Sunday, December 11, 2011

Noam Pikelny at Smith's Olde Bar, 12/9

Finally, it could be ignored no longer. Jesse Cobb, eyes toward the ruckus upstairs, strummed an E minor chord, rocked back and forth, and belted a chorus in lock-step with the thunderous sound from above. “Last dance with Mary Jane/One more time to kill the pain.” Gabe Witcher on fiddle, picked up the lazy guitar riff, passing it to banjo player Noam Pikelny. Hilarity ensued.

Performing to a sold-out, multi-generational crowd in the tiny, oddly shaped Atlanta Room of Smith’s Olde Bar, Noam Pikelny’s group had continually tried to laugh off the Tom Petty cover band playing the main room upstairs, even though occasional bursts of sound through the open doorway threatened to sometimes derail Pikelny and co.’s acoustic bluegrass.

"Just in case you're confused, this is not the Tom Petty cover show," Pikelny had explained earlier in the evening, before launching into the first tune, a traditional-sounding original called “Jim Thompson’s Horse.” For the next two hours, the band — rounded out by vocalist Aoife O'Donovan, guitarist Chris Eldridge and bassist Mark Schatz — performed nearly all of Pikelny’s sophomore release, Beat the Devil and Carry a Rail, along with a few older originals and a smattering of bluegrass standards. Never once did they seem overly annoyed by what was happening above, but the extra noise had to be distracting.

Last time Pikelny appeared in Atlanta was as a member of the Chris Thile-led Punch Brothers — a thrilling, phenomenal band that plays a blend of modern bluegrass infused with popular music — at a packed Variety Playhouse. Though the Smith’s show had sold out a week before the concert, and fellow Punch members Witcher and Eldridge were in tow, this was a very different Atlanta experience.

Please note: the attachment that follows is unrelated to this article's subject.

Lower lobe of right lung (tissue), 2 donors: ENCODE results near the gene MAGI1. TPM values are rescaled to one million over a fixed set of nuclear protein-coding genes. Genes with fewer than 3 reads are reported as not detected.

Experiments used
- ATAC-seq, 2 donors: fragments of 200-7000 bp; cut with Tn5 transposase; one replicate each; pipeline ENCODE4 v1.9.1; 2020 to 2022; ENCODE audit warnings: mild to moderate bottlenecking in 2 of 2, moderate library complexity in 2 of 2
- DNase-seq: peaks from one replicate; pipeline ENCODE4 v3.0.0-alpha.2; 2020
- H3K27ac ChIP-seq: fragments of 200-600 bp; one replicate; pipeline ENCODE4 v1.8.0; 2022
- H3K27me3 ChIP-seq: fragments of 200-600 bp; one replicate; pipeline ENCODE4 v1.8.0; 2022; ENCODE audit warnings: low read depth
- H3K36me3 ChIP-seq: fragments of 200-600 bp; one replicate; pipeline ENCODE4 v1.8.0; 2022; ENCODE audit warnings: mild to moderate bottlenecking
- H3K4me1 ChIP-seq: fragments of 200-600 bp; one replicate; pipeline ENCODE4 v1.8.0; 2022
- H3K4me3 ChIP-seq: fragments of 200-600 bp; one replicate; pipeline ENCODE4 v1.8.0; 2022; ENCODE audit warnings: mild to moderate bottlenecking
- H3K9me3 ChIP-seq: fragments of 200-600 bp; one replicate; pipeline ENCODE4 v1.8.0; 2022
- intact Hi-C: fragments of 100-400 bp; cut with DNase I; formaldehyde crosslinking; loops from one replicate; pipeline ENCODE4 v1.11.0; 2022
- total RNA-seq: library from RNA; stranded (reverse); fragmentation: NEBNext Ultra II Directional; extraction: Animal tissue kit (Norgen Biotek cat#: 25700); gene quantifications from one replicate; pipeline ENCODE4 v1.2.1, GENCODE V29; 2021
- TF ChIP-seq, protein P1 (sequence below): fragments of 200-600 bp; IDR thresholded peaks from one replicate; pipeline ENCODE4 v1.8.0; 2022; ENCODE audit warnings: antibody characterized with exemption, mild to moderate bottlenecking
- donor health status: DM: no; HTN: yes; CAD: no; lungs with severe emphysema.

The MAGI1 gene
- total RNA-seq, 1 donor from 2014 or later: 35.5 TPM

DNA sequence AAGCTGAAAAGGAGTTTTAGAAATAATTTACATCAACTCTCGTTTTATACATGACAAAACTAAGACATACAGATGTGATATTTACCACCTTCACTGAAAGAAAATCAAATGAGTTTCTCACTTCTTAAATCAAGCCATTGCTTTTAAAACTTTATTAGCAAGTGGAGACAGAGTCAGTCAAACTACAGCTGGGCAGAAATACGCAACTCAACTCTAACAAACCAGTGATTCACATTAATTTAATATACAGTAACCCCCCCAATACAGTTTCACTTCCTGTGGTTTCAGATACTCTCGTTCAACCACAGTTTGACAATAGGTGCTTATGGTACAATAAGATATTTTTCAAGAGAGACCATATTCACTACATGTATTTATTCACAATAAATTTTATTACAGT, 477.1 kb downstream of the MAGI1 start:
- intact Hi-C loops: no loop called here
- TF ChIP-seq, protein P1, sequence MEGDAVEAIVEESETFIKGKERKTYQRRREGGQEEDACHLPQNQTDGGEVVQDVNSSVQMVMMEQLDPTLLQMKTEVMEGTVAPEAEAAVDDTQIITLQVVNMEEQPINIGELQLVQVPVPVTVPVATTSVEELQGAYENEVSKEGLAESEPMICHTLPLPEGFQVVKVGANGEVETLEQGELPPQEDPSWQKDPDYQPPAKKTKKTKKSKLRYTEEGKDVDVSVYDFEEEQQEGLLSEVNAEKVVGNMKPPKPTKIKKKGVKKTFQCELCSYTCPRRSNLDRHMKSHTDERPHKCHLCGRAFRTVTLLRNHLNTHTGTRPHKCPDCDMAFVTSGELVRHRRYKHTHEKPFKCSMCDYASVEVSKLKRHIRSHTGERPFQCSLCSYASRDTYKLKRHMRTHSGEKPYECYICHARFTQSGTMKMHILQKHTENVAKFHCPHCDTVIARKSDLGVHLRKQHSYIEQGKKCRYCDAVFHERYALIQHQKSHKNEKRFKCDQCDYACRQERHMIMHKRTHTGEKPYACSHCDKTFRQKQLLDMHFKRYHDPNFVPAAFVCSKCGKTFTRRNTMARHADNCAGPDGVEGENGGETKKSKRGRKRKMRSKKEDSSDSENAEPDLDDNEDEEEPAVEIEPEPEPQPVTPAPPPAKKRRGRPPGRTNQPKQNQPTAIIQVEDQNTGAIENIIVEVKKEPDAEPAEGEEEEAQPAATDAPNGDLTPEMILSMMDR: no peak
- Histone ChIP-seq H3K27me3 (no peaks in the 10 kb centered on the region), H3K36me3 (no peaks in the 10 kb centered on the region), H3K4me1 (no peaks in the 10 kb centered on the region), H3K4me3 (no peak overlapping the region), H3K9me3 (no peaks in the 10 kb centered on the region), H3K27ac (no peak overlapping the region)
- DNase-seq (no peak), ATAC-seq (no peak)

Pikelny, the inaugural winner of Steve Martin’s bluegrass award, writes pure bluegrass tunes. But instead of using more traditional banjo rolls and techniques, he has taken a page from Bela Fleck’s playbook, expanding the instrument’s range and making use of the entire fretboard. His chords aren’t the usual fare, and his improvised lines sound jazz-based. Pikelny's version of bluegrass stays more grounded in tradition than his cohort Thile's compositions for the Punch Brothers, but the banjo player loves to push boundaries. It helps that he’s surrounded himself with the some of the bests purveyors of this new music, which is, in a sweeping generality, a young man’s game.

Throughout the night, the group played as a well-balanced, tight ensemble, with short solo breaks that always paid service to the song as a whole and not individual egos. O’Donovan lends her voice to one song on Beat the Devil, but here she shined on multiple occasions, including a duet with Witcher on Buck Owens’ “Before You Go.” Schatz, who performed clawhammer banjo on “Cluck Old Hen” (Steve Martin plays that part on the CD), also broke out his tap shoes for a stirring instrumental duet with Cobb.

In a fake documentary for Beat the Devil on, Pikelny presents himself as diva vocalist who, despite his terrible voice, simply wants to sing a few tracks on his new album. This was obviously a joke, but Pikelny bared his fragile voice during an intimate version of the folk tune "Will You Miss Me When I'm Gone" to close the show. The answer to this rhetorical question is, of course, yes. But we might not have to wait for long. The Punch Brothers are set to release an album in February; a tour through Atlanta, but perhaps not a repeat Pikelny vocal performance, is sure to follow.

- JR

Sunday, November 27, 2011

Josh Ritter at Variety Playhouse, 11/18; Kaki King at The Loft, 11/19